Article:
THE NEW VISION
FUNDAMENTALS OF DESIGN, PAINTING, SCULPTURE, ARCHITECTURE
Laszlo Moholy-Nagy: THE NEW VISION: FUNDAMENTALS OF DESIGN, PAINTING, SCULPTURE, ARCHITECTURE. New York: W. W. Norton & Company, 1938 [The New Bauhaus Books Series 1: Gropius and Moholy-Nagy, series editors].
First edition thus. Quarto. Oatmeal cloth stamped in blue. Photographically printed dust jacket. 208 pp. 221 black and white photographs and text illustrations. Former owners inkstamp on front free endpaper. The rare dust jacket is lightly chipped and creased along the top edge, spine crown and heel chipped, and a larger chip to the top edge of the blank rear panel. An exceptional copy of a book rarely found in collectible condition, and virtually unknown with the dust jacket. Outstanding Book Design and Typography by the author. A very good or better copy.
7.75 x 10.25 hardcover book with 208 pages and 221 b/w photographs and text illustrations of art, architecture, sculpture, displays, movie sets, furniture, etc. "Revised and enlarged edition" (title page verso) of the original 1930 American imprint (Spalek #3819; see Freitag #6626, giving the date as 1932), with a new foreword, plus index, Spalek #3820.
An amazing book that expands upon Moholy-Nagyšs 1928 treatsie The New Vision (originally published as Bauhausbuch 14). Moholy's treatsie on modern design was intended to inform laymen and artists about the basic elements of Bauhaus education and the merging of theory and design. This volume also served as a remarkably effective self-promotional tool as Molholy-Nagy tried to re-establish the Bauhaus in Chicago as the New Bauhaus, and subsequently as the Institute of Design.
One of Chicago's great cultural achievements, the Institute of Design was among the most important schools of photography in twentieth-century America. It began as an outpost of experimental Bauhaus education and was home to an astonishing group of influential teachers and students.
- the material (surface treatment, painting)
- volume (sculpture)
- space (architecture)
The list of artists included in this volume reads like a veritable rosetta stone of the modern movement: Joseph Albers, Alexander Archipenko, Hans Arp, Herbert Bayer, Giacomo Balla, Peter Behrens, Constantin Brancusi, Jean Cocteau, Le Corbusier, Theo Van Doesburg, Max Ernst, Albert Gleizes, Naum Gabo, Walter Gropius, George Grosz, Raoul Hausmann, Barbara Hepworth, Johannes Itten, Wassily Kandinsky, Gorgy Kepes, Paul Klee, Fernand Leger, El Lissitzky, Kasimir Malevich, Man Ray, F. T. Marinetti, Mies Van Der Rohe, Piet Mondrian, Henry Moore, J.J.P. Oud, Pablo Picasso, Alexander Rodchenko, Oscar Schlemmer, Joost Schmidt, Kurt Schwitters, Frank Lloyd Wrightand many others.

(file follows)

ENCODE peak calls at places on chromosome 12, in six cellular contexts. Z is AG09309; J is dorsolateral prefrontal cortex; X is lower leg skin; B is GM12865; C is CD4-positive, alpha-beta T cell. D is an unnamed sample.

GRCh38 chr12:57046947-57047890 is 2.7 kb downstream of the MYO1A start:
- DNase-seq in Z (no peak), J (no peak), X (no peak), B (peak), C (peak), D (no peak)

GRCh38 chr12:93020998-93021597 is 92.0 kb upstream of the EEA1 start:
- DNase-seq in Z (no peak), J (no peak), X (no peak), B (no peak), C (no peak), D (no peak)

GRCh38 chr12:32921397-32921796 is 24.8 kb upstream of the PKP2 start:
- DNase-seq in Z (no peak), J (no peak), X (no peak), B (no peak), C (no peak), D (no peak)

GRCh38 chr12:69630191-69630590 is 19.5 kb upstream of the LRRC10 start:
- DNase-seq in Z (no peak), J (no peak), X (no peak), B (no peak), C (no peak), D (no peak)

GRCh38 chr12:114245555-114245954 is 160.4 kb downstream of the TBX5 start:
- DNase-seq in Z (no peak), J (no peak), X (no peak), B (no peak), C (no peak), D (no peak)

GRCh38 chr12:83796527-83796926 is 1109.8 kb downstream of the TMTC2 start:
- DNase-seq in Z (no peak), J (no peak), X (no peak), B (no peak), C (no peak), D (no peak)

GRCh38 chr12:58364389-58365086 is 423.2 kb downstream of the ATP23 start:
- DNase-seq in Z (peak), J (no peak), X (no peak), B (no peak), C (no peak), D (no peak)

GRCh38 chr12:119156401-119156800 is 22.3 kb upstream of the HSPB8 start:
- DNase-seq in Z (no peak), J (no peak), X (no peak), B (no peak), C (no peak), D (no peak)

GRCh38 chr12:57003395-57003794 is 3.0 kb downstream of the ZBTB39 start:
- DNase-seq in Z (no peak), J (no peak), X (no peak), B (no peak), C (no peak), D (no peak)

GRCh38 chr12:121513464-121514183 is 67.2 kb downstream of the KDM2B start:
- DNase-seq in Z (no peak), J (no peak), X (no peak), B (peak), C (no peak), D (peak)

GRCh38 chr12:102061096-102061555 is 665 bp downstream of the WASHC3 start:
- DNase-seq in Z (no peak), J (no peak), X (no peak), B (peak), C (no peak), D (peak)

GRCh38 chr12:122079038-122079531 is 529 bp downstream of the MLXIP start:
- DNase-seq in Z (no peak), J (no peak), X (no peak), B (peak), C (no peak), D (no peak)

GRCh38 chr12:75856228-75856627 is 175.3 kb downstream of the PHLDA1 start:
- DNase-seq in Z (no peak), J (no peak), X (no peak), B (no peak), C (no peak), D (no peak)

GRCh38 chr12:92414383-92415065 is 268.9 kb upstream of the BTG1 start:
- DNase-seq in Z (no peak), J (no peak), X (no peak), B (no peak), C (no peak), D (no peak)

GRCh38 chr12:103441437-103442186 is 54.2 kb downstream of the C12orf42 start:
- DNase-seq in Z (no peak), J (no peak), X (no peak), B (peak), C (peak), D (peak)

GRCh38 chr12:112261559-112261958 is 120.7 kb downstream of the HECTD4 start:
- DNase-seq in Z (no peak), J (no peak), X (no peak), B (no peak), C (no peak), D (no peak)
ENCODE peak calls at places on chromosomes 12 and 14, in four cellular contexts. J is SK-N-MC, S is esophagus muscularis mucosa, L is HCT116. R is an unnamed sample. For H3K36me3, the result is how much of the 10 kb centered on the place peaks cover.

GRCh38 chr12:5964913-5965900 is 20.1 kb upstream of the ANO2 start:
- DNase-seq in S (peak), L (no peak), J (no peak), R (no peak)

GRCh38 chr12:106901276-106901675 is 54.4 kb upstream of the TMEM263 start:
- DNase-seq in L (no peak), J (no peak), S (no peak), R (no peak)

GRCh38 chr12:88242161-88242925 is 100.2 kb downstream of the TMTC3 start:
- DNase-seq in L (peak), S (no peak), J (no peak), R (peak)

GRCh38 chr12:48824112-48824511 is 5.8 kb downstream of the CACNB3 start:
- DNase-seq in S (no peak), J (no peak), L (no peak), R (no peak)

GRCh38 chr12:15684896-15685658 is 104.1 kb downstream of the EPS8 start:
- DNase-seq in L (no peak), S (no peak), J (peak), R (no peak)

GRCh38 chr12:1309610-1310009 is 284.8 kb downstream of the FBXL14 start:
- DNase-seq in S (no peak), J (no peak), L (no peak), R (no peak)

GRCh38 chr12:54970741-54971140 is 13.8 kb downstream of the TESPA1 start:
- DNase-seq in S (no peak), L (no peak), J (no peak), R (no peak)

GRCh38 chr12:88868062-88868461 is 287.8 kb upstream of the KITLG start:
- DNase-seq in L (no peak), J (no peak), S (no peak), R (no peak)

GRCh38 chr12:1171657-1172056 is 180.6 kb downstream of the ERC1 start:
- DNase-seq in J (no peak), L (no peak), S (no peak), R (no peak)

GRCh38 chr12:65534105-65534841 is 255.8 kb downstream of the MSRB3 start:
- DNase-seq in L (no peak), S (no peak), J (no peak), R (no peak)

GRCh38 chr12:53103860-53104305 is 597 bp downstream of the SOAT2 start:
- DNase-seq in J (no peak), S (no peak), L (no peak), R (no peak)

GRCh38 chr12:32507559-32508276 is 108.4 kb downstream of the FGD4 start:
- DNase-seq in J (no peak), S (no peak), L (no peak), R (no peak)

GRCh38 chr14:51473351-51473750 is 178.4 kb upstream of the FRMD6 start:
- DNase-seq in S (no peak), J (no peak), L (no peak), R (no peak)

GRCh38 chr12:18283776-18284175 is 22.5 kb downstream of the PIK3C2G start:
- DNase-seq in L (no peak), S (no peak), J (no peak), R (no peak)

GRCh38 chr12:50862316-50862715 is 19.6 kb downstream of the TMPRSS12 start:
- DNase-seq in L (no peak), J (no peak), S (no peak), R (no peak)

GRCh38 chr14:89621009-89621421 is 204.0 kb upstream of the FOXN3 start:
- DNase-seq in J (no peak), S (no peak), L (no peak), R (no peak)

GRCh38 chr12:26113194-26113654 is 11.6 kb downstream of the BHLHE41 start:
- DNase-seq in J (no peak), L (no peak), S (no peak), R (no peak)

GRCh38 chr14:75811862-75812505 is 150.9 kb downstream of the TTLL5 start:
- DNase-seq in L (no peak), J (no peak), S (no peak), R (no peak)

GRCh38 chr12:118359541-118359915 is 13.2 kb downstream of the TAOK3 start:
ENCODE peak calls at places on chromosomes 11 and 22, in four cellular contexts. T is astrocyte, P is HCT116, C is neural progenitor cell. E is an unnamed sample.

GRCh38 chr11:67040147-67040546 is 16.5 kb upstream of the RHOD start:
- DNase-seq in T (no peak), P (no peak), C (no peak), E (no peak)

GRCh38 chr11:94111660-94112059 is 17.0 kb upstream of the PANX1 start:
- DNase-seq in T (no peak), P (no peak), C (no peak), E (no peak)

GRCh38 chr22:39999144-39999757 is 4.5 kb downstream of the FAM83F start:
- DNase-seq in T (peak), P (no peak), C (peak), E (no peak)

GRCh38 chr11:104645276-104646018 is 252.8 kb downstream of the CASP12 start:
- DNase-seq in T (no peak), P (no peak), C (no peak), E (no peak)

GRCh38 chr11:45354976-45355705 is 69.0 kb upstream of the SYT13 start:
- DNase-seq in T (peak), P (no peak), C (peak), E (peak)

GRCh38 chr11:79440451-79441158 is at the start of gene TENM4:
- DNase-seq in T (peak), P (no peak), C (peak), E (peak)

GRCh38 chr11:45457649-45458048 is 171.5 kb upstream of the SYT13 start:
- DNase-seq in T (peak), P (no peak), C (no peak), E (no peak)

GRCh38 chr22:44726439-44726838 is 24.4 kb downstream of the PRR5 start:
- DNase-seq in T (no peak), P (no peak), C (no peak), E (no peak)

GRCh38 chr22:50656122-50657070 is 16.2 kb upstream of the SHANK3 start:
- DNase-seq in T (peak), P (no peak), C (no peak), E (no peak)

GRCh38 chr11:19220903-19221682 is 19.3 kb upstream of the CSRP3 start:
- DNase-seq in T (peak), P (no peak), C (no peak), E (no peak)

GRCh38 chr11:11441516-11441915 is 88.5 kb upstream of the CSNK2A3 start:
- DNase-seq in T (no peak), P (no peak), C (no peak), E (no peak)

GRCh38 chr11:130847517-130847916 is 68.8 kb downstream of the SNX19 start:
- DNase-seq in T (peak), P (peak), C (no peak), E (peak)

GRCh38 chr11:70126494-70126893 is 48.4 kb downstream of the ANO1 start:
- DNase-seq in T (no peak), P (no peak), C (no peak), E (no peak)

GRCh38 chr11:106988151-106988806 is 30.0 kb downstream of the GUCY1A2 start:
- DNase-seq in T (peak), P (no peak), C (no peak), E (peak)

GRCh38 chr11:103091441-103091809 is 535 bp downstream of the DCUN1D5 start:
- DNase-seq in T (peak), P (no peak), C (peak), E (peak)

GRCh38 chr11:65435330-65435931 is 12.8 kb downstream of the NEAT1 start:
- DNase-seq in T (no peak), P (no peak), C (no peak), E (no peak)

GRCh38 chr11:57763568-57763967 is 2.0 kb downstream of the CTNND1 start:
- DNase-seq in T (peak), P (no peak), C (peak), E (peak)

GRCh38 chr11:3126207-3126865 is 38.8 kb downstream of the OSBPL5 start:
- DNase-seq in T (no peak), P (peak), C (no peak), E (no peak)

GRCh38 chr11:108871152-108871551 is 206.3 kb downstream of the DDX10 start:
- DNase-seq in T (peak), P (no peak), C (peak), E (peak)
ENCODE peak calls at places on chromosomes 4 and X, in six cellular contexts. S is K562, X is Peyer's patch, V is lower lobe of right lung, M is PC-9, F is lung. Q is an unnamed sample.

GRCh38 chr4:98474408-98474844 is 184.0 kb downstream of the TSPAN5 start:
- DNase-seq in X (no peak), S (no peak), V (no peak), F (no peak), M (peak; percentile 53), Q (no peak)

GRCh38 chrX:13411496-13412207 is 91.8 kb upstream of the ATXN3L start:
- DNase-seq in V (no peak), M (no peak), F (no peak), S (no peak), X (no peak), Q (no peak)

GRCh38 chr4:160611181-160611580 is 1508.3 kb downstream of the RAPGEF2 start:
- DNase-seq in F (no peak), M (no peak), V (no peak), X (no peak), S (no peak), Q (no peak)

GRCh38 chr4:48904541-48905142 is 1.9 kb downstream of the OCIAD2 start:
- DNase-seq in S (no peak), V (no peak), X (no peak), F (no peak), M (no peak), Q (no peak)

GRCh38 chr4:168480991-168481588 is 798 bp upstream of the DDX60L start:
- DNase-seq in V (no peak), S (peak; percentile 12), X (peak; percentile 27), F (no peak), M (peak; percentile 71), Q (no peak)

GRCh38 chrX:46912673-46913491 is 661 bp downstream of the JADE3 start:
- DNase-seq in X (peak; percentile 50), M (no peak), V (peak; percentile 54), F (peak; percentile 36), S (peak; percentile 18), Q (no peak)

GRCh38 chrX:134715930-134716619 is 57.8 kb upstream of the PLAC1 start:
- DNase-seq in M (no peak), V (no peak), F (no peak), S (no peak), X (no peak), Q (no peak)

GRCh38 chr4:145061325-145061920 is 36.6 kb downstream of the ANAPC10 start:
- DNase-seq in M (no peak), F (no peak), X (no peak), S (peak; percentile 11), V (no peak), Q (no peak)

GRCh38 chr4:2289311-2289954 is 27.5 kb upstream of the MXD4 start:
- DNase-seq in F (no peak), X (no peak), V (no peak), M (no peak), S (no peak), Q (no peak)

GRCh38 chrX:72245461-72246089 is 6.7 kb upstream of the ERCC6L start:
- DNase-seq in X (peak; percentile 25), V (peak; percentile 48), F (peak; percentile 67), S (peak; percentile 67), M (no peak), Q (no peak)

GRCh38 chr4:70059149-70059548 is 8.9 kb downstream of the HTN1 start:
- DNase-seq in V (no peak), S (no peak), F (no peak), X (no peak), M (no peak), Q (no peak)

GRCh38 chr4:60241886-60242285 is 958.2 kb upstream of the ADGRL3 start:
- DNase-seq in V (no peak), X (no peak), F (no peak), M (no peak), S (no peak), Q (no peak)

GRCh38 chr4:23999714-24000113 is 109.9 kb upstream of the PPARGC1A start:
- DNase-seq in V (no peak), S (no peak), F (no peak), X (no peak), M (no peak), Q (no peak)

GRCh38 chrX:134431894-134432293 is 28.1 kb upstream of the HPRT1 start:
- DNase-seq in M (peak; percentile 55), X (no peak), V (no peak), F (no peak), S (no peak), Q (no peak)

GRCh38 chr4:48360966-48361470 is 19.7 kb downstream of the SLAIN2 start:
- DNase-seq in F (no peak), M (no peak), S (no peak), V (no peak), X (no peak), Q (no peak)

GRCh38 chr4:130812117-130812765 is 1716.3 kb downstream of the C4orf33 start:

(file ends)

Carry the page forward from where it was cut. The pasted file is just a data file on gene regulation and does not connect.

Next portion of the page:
From the Foreword: "The New Vision was written to inform laymen and artists about the basic elements of the Bauhaus education: the merging of theory and practice in design.
"America is the bearer of a new civilization whose task is simultaneously to cultivate and to industrialize a continent. It is the ideal ground on which to work out an educational principle which strives for the closest connection between art, science, and technology.
"To reach this objective one of the problems of Bauhaus education is to keep alive in grown-ups the childŐs sincerity of emotion, his truth of observation, his fantasy and his creativeness. That is why the Bauhaus does not employ a rigid teaching system. Teachers and students in close collaboration are bound to find new ways of handling materials, tools and machines for their designs.
"This book contains an extract of the work in our preliminary course, which naturally develops from day to day while practiced.
"The work of the Bauhaus would be too limited if this preliminary course served only Bauhaus students; they, through constant contact with instructors and practical workshop experience, are least in need of its record in book form. More important Đ one might say that the essential for the success of the Bauhaus idea is the education of our contemporaries outside of the Bauhaus. It is the public which must understand and aid in furthering the work of designers coming from the Bauhaus if their creativeness is to yield the best results for the community.
"To prepare this understanding is the main task of The New Vision. It is my hope that it will stimulate those are interested in art, research, design and education."
Laszlo Moholy-Nagy (Hungarian, 1895-1946) was born in Bacsbarsod, Hungary. Injured during World War I, he turned to painting and made contact with the Budapest avant-garde in 1918. In 1922, Maholy-Nagy participated in the International Dada-Constructivist Congress in Weimar and began experiments in photography with his wife Lucia. Appointed master at the Bauhaus in 1923, he made his first film, Berliner Stilleden, in 1926. Although always a painter and designer, Moholy-Nagy became a key figure in photography in Germany in the 1920's. In 1928 Moholy-Nagy left the Bauhaus and traveled to Amsterdam and London. His teachings and publications of photographic experimentations were crucial to the international development of the New Vision. In 1937 he was invited to found the New Bauhaus in Chicago by the Association of Arts and Industries. Moholy-Nagy served as teacher and director there from 1937 until his death in 1946.
A sample spread from this volume can be viewed here.
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